Mass visa clearance to take just a week

DUBAI — Mass visa transactions will henceforth be processed in just about a week instead of a month, the Ministry of Labour has affirmed. In doing so, the ministry is seeking to introduce a mechanism that limits the three-phase procedure to just two phases.

By A Staff Reporter

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Published: Sun 18 Jun 2006, 10:24 AM

Last updated: Sat 4 Apr 2015, 7:23 PM

The ministry's operations taskforce will submit to the Minister of Labour Dr Ali bin Abdullah Al Ka'abi a detailed plan on the new mass visa processing mechanism in a month's time.

Humaid bin Demas, acting under-secretary in the ministry, the heads of visa committees and directors of various departments held an extended meeting with 200 representatives of major companies in Dubai to seek their opinion and assess current service levels before the ministry went ahead with any proposal for streamlining the process.

The company owners had made a series of observations demanding the simplification of collective visa procedures.

They recommended that some documents required to finalise the process be waived. According to them, the ministry needed to come clear on the conditions and required documents before the transaction was submitted.

Bin Demas disclosed that the taskforce would reconsider nine services offered by the ministry to the private sector.

“Regular meetings will be convened with companies representatives in order to reach agreement on many aspects,” he said, adding that the meeting was only the first of its kind and aimed at eliciting first-hand opinion from companies.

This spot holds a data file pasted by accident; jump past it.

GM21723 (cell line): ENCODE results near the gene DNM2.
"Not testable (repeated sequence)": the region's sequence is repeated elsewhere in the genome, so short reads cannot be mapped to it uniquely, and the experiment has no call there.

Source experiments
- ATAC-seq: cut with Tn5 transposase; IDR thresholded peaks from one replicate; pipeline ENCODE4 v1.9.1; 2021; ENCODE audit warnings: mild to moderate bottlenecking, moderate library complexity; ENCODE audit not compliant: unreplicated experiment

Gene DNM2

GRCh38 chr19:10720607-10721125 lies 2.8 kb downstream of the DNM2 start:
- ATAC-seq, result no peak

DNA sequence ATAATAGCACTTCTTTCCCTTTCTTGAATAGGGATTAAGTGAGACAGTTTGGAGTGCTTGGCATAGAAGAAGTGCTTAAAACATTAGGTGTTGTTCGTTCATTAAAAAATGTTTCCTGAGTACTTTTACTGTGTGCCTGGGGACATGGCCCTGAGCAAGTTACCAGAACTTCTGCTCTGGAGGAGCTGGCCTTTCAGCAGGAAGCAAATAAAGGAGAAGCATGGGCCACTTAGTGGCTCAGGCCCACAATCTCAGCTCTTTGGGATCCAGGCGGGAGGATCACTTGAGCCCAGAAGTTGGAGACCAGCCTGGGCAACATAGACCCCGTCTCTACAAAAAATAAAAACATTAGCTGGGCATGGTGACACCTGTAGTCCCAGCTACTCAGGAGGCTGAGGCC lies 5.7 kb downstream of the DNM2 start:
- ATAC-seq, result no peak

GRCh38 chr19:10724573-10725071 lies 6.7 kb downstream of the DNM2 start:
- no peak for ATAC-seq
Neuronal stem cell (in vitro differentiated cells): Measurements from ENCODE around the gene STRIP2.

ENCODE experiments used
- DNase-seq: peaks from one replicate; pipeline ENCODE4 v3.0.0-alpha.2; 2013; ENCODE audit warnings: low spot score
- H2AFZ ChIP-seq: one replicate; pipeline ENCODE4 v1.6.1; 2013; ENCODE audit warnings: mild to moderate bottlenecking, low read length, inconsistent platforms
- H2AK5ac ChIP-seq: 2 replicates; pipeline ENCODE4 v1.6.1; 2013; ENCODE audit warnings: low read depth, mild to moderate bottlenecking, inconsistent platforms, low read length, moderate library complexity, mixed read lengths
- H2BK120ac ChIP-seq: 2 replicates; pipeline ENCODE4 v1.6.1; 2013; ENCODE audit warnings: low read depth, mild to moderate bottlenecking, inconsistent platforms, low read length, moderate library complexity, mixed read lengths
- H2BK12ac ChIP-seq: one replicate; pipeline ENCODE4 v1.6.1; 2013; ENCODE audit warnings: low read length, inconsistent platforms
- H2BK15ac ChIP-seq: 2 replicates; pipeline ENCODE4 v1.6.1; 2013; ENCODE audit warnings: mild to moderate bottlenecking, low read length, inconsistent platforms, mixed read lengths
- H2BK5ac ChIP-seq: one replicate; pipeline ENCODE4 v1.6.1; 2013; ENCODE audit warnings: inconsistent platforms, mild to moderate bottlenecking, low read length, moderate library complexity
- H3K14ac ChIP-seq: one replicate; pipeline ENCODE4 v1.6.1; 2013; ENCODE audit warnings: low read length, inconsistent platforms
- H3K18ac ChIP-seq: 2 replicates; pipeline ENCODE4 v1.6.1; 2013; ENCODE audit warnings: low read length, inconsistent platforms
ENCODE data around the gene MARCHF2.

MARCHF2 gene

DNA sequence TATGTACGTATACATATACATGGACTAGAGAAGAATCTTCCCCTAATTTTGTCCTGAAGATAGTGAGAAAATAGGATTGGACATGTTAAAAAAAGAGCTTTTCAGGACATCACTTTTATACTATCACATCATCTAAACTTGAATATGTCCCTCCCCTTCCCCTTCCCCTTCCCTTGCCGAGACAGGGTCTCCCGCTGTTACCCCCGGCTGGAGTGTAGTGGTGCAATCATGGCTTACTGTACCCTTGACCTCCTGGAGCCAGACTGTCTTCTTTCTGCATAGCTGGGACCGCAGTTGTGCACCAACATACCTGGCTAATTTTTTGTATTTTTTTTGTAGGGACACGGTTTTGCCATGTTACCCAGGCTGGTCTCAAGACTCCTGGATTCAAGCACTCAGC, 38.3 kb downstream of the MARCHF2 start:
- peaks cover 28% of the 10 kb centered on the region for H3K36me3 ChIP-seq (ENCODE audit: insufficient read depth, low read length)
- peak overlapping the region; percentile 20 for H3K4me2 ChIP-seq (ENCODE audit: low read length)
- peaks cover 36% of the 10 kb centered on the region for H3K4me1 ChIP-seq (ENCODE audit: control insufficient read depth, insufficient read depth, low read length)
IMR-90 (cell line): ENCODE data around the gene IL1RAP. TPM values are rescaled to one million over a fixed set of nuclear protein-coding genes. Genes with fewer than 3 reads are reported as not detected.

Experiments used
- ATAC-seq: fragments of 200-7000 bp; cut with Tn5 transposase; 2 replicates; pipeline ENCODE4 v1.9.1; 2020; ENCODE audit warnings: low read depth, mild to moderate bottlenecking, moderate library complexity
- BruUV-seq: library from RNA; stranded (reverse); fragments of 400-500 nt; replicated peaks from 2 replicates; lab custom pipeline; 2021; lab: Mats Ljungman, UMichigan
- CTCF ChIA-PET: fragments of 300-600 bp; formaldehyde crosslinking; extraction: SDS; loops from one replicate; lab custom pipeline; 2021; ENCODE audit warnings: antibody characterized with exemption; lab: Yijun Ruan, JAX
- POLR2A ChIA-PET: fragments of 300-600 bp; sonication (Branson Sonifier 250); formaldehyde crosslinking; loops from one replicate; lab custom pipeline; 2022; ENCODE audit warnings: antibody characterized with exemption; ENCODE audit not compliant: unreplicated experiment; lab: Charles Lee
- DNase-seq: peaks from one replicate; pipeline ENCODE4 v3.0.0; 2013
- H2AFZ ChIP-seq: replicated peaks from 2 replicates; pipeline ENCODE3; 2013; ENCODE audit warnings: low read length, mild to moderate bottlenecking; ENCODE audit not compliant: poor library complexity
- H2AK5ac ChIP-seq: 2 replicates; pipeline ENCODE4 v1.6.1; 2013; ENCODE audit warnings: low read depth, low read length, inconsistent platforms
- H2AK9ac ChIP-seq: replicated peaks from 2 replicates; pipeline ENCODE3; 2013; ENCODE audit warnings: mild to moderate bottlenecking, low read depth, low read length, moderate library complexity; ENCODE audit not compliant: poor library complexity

Bin Demas indicated that the Labour Minister had stressed the importance of coordination and consultation with the private sector to foster true partnership and dialogue between the two sides.

“No development will be made before the opinion of involved companies — our partners in service — is taken into account,” he insisted.

He announced that 900 major firms had benefited from the issue of 200,000 mass employment permits last year. The ministry had received 350 applications over the past five months, he added.

“The ministry is striving to truncate the time of processing to an ideal period of just one week provided that all required documents — the most important of which are contracts, commercial licences and adequate accommodation - are met,” he explained.

Representatives of companies also demanded that applications be submitted without attaching evidence of their need for workers. The ministry officials, however, rejected the plea, contending that they could not approve of workers numbering near 5,000 without being convinced of the real need for them.

The representatives also felt that the accommodation criterion could be waived but Bin Demas insisted that housing remained a basic demand and an indicator of the seriousness of the company in its application.

“Housing condition cannot be waived,'” he emphasised.



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